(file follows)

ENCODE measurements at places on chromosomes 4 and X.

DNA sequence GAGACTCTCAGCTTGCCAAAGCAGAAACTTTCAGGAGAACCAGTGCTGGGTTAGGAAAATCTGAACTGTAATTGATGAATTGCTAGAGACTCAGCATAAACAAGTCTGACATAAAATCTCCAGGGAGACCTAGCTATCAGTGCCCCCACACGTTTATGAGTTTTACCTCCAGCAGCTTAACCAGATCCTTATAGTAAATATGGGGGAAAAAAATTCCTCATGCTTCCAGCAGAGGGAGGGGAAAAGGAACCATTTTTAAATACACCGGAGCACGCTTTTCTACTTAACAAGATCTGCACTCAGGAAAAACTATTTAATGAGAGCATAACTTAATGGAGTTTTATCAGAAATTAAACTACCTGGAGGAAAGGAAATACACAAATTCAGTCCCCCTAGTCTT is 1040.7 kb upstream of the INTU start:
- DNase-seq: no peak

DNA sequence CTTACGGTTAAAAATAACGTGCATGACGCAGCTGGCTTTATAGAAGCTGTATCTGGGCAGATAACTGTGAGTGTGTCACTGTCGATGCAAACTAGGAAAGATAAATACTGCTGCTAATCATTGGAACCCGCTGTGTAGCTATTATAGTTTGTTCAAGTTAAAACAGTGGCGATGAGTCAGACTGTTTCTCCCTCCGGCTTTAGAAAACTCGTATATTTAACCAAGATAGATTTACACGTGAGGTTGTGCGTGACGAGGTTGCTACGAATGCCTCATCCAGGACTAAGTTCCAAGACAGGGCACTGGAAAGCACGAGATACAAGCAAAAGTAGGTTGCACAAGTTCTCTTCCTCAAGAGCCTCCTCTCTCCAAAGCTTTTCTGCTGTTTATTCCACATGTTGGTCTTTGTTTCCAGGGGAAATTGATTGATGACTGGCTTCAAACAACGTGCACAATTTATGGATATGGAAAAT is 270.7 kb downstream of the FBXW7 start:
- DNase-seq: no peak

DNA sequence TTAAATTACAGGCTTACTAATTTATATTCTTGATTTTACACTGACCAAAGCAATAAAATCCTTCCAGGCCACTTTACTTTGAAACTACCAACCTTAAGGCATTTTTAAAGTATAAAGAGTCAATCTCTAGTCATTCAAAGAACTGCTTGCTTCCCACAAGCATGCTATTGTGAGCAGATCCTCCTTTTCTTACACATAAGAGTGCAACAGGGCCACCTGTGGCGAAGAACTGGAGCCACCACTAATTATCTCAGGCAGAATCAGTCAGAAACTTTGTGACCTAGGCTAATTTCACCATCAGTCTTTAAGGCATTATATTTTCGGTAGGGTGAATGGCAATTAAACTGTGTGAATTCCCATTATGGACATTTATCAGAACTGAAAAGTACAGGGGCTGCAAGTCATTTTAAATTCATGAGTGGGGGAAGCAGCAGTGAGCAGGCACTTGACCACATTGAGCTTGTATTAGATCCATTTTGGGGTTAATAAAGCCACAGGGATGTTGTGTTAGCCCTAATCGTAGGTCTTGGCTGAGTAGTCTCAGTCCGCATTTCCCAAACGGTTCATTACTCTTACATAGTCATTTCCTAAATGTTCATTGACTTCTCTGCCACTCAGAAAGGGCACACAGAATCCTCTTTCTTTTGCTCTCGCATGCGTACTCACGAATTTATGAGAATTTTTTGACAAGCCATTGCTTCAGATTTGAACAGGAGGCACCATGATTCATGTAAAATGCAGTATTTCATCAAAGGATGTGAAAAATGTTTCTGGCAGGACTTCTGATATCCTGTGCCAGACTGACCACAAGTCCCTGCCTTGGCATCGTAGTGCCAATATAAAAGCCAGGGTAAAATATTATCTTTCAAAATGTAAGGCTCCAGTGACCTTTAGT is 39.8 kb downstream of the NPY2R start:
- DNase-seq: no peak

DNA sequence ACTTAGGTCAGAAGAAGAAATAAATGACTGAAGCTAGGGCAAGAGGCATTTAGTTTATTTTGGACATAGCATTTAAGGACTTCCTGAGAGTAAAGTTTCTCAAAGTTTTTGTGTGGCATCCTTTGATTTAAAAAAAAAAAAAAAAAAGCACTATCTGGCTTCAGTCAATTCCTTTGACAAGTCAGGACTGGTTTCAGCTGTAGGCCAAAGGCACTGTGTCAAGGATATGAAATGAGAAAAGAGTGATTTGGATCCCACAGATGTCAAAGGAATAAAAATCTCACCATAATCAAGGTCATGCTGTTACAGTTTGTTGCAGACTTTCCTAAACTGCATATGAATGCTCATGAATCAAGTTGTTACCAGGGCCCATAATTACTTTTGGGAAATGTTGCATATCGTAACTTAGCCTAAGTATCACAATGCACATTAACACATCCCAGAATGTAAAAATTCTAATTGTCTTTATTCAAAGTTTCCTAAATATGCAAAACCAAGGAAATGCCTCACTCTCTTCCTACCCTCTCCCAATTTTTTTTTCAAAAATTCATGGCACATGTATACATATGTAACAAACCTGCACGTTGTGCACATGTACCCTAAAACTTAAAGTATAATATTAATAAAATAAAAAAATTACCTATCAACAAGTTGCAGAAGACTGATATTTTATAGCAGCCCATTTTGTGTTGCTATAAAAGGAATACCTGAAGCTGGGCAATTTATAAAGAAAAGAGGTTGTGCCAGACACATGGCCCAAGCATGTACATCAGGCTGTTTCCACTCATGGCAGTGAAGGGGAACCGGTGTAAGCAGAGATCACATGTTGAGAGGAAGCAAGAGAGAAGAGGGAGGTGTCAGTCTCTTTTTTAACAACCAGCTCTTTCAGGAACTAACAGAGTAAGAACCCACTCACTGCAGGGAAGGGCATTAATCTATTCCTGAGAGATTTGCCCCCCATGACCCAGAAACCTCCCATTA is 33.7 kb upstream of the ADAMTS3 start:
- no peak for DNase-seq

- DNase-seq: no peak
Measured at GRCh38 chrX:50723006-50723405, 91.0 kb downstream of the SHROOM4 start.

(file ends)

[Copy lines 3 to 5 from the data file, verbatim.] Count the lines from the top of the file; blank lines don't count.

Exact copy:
- DNase-seq: no peak

DNA sequence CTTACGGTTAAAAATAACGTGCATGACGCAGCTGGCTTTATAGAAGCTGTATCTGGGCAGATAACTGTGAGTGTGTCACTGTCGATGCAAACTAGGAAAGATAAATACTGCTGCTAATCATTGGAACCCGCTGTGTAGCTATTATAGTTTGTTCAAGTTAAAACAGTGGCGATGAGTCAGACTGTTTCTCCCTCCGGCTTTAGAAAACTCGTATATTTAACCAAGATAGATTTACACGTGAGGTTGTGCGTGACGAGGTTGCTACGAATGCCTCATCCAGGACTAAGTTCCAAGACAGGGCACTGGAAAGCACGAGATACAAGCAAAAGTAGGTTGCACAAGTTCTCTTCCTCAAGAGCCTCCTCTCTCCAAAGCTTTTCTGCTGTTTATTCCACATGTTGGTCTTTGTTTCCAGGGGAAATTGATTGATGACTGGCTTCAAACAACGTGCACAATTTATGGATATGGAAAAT is 270.7 kb downstream of the FBXW7 start:
- DNase-seq: no peak